• file size: 5.8 MB (5,765,698 Bytes)
• 170,592 lines
• 961,443 words
• 5,756,698 characters

## ASCII Encoding

Each char represented with 8 bits = 1 Byte:

'A' = 65 = 01000001
'B' = 66 = 01000010
'C' = 67 = 01000011
'D' = 66 = 01000100
...


256 total possible char values

• shakespeare.txt contains 5.8 M characters, and the file size is 5.8 MB.

## Question

Do we need 5.8 MB to store Shakespeare?

• examine histogram of characters!

## Data Compression Attempt 1

• ASCII encoding allows for 256 possible characters
• 8 bits per character
• Shakespeare only uses 114 characters

Can we use this fact to compress shakespeare.txt into a smaller file?

## Idea

Re-encode characters actually used by Shakespeare

• table of (ASCII) characters used and new encoding
• store actual characters with new encoding

## Question 1

How much space (number of bits) does the new encoding require?

## Question 2

How would we decode the newly encoded file?

## Digging Deeper

Consider character frequencies of Shakespeare

## Observation

8 characters account for more than half of the characters of shakespeare.txt!

char  ASCII count
' '   32  1055175
'e'   101  445988
't'   116  315647
'o'   111  305115
'a'   97   265561
'h'   104  238932
's'   115  236293
'n'   110  235774
-----------------
total     3098485 (= 54% of chars)


## Question

How could we exploit frequency counts to further compress shakespeare.txt?

## Data Compression Attempt 2

Have two tables: one for frequent characters, another for infrequent characters

• only 8 frequent chars, so need only 3 bits to encode each
• still < 128 infrequent chars, so use 7 bits to encode each

## Question

If we have 2 char tables, how can we decode a string?

Frequent:
' ' -> 000
'e' -> 001
...

Infrequent:
'r'  -> 0000000
'i'  -> 0000001
\n' -> 0000010
...


How to decode 000000101001100...?

## An Issue!

When decoding, how do we distinguish between frequent and infrequent character from the encoded character?

## A Solution?

Use an extra bit to indicate if the following (encoded) character is frequent (3 bits) or infrequent (7 bits).

Frequent:
' ' -> 0000
'e' -> 0001
...

Infrequent:
'r'  -> 10000000
'i'  -> 10000001
\n' -> 10000010
...


Now frequent characters use 4 bits (always starting with 1), infrequent use 8 bits (always starting with 0)

## Example

Decode the string 010010000000100000010100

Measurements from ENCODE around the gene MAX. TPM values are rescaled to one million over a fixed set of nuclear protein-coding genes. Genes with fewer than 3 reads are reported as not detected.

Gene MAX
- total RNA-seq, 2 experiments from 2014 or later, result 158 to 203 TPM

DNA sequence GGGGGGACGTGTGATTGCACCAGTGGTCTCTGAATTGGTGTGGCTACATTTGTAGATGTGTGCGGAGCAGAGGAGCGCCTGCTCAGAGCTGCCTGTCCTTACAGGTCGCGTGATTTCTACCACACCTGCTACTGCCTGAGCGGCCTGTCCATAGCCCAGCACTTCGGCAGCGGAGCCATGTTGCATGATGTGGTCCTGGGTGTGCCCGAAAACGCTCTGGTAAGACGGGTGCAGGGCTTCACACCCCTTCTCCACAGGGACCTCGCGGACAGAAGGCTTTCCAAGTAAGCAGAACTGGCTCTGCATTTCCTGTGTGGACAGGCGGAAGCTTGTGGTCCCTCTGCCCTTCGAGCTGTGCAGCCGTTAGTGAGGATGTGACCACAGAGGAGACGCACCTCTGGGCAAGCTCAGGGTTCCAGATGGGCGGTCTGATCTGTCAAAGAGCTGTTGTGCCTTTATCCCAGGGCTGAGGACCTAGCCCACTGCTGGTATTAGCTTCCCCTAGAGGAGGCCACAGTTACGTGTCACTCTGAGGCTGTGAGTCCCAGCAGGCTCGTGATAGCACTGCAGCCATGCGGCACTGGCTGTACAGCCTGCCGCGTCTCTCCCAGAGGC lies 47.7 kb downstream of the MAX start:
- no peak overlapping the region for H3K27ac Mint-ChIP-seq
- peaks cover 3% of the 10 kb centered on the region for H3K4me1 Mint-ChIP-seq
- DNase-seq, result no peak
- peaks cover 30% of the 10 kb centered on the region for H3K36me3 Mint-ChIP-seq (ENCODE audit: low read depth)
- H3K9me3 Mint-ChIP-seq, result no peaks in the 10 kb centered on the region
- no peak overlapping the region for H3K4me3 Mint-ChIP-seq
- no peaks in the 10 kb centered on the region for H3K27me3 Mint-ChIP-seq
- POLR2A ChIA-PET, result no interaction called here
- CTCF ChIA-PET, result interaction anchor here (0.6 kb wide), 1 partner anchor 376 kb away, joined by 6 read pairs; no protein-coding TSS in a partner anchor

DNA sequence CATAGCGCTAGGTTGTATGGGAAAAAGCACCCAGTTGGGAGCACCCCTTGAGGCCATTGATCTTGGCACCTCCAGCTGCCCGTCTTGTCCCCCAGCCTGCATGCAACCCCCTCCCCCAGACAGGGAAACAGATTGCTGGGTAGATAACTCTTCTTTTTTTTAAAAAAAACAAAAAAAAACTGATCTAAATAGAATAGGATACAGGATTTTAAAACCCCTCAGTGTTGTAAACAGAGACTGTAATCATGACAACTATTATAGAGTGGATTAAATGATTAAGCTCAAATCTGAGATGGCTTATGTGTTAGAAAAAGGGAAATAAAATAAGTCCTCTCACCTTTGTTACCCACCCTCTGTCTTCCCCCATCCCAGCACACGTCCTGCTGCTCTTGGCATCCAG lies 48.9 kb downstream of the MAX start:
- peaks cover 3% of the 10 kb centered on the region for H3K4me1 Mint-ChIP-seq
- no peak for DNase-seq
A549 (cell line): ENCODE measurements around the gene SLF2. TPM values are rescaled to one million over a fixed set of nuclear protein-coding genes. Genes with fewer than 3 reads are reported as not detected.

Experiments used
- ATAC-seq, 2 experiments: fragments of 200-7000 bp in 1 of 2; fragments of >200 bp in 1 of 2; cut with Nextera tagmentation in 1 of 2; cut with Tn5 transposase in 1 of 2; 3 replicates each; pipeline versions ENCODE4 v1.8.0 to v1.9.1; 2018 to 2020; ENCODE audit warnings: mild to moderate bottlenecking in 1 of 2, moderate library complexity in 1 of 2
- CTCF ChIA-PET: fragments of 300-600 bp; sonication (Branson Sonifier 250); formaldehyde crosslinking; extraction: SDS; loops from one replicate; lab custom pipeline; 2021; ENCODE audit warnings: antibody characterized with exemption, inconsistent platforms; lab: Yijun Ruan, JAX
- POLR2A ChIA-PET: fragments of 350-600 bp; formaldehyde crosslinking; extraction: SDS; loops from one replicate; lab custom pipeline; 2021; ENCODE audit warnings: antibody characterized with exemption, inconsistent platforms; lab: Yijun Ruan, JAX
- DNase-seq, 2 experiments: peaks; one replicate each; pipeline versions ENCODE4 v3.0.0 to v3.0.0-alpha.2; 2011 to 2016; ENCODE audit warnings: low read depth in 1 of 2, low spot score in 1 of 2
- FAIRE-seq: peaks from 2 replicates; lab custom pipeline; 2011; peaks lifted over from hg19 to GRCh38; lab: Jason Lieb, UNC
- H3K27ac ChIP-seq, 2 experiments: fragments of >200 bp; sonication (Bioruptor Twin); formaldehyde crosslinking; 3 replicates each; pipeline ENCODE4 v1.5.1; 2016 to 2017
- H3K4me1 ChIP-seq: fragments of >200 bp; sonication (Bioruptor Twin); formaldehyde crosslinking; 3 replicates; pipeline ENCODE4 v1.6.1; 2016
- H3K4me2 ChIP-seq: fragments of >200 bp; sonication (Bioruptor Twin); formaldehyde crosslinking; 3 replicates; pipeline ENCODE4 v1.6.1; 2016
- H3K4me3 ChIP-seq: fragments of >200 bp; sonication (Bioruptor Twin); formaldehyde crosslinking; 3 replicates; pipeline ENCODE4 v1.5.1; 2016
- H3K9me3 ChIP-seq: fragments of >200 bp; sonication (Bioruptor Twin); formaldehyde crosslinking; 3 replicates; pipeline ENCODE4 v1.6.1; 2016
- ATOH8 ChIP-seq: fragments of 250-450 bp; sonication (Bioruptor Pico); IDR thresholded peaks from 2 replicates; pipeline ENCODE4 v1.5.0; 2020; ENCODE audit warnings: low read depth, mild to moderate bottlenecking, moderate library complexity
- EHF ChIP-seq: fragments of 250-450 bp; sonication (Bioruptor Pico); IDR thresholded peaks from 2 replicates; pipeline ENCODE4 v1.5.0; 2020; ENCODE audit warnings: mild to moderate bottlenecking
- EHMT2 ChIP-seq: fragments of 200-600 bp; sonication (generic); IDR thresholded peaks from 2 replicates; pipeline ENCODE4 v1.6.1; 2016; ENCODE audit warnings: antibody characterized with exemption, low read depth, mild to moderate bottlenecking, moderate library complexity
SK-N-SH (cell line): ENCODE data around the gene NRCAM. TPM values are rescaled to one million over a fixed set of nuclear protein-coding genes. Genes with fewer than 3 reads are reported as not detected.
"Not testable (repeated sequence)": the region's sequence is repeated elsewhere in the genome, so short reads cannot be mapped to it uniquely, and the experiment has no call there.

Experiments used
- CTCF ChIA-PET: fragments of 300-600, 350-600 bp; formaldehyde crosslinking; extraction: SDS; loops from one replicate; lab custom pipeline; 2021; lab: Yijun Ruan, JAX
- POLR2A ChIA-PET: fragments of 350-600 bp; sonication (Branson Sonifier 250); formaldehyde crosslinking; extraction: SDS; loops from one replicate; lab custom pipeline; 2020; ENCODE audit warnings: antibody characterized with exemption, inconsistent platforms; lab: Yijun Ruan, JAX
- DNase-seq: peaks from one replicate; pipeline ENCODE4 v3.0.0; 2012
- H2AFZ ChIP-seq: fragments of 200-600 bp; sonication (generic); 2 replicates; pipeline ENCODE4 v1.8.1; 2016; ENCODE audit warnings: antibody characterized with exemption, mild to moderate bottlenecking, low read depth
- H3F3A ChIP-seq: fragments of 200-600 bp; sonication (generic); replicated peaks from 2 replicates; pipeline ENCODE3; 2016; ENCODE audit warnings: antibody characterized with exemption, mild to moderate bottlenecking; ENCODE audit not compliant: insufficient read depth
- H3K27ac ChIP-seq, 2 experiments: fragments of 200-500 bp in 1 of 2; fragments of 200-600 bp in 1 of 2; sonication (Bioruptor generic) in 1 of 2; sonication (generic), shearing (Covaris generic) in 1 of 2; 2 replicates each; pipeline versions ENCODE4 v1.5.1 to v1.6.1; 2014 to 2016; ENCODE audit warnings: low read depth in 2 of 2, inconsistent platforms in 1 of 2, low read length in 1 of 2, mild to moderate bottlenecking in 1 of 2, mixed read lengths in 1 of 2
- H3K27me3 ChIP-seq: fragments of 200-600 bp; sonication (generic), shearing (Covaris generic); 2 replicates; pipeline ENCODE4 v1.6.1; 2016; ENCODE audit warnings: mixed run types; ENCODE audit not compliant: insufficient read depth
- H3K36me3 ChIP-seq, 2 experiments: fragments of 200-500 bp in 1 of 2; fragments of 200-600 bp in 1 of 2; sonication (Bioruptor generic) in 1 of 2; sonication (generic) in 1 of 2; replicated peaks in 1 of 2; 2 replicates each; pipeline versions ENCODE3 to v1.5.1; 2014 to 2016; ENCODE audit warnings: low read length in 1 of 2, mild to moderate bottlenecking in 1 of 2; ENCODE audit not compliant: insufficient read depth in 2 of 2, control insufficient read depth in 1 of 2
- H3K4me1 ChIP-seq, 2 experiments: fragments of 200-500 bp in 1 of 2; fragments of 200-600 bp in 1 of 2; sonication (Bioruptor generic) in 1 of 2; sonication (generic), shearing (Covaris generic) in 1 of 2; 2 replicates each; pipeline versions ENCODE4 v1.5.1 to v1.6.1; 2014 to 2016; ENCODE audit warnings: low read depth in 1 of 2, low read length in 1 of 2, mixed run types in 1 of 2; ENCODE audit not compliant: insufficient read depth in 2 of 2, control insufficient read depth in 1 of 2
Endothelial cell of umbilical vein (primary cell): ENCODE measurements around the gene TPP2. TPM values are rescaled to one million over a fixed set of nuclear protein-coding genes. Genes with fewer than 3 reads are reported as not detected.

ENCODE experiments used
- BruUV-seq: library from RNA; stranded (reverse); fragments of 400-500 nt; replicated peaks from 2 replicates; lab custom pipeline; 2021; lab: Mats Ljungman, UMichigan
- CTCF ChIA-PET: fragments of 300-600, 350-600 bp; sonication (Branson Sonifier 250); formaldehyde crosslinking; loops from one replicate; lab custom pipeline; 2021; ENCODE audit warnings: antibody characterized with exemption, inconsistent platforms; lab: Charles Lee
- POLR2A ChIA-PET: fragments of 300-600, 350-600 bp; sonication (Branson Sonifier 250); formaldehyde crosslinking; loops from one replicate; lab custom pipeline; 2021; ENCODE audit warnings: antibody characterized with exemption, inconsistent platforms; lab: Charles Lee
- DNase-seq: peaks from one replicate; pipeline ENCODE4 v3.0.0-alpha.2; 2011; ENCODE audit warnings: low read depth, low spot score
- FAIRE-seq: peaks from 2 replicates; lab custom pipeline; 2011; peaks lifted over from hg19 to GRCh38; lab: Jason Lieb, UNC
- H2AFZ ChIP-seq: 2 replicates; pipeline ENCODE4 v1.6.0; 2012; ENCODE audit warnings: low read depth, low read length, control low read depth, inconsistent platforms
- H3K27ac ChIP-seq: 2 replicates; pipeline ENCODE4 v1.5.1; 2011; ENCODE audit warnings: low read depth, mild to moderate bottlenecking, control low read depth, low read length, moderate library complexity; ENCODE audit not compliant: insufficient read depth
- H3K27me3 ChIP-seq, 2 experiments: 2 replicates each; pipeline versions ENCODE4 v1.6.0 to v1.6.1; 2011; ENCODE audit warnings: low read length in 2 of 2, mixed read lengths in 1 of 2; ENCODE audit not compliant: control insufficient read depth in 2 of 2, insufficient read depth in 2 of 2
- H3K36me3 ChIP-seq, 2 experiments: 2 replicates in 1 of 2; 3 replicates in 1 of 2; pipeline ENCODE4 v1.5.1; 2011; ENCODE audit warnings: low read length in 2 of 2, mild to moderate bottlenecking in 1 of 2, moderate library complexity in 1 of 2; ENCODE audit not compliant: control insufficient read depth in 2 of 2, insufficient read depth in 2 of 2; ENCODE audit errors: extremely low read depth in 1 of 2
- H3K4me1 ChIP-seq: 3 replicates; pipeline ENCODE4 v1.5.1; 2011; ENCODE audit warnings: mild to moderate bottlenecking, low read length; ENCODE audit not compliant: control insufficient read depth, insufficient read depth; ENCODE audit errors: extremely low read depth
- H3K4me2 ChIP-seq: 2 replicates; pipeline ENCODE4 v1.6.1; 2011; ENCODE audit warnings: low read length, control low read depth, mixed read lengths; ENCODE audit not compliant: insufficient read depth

' ' -> 0000
'e' -> 0001
't' -> 0010
'o' -> 0011
'a' -> 0100

'r' -> 10000000
'i' -> 10000001


## Structure of Encoded Document

Start scanning bits from the first bit:

• if first bit is 0, first four bits encode a frequent character
• if first bit is 1, first eight bits encode an infrequent character
• once a character is decoded, the next bit tells us if following character is frequent or infrequent

Picture:

## Question

If we use frequent/infrequent character encoding, what is the resulting size of shakespeare.txt?

• 5.8 M characters
• 1/2 are frequent -> 4 bits each
• < 1/2 are infrequent -> 8 bits each

## Strategies So Far

1. ASCII: every possible character gets 8 bits
• 5.8 M characters => 5.8 MB
2. Re-encode only used characters
• all (used) characters encoded w/ 7 bits
• resulting encoding uses 5.8 M * 7 / 8 = 5.1 MB
• compression ratio $7 / 8 = 87.5\%$
3. Re-encode frequent and infrequent characters separately
• 8 frequent chars account for more than 1/2 of chars
• encode remaining chars with 8 bits
• Size: ~ 5.8 M (0.5 * 4 + 0.5 * 8) / 8 = 4.3 MB
• compression ratio $3/4 = 75\%$

## Can We Do Beter?

Why limit ourselves to just two types of characters (frequent/infrequent)?

General Situation:

• every character gets assigned a codeword
• codeword is a binary string (some number of 0s and 1s)
• lengths of codewords may be different

Example:

' ' -> 00
'e' -> 010
't' -> 011
'o' -> 101
...
'X' -> 10011011


## Two Questions

1. What properties of codewords are required to enable us to decode an encoded text?

2. What properties of codewords are desired to enable us to compress the original text?

## Question 1

What properties of codewords are required to enable us to decode an encoded text?

## Prefix Codes

Unique decodability:

• When reading individual bits, must know when I’ve reached the end of a character

• Cannot have: one codeword is 1001 and another codeword starts 1001...

• We say 1001 is a prefix of 1001011

Definition. A set of codewords is a prefix code if no codeword is a prefix of any other.

Examples.

1. ASCII
2. $7$-bit Shakespeare encoding
3. $4,8$-bit Shakespeare encoding

## Prefix Codes and Trees

Any prefix code can be represented as a binary tree!

Start at root:

1. label children of each node 0 and 1
2. label leaves with characters
3. codeword associated with a leaf is sequence of 0s and 1s along the path from root to the leaf

## Example

Construct the binary tree for

'a' -> 00
'b' -> 01
'c' -> 101
'd' -> 111
'e' -> 1101
'f' -> 1100


## Example

Use previous tree to decode 1100001011101111

## Next Time

How could we generate the best possible prefix code to encode shakespeare.txt?

• Want the smallest possible compressed file.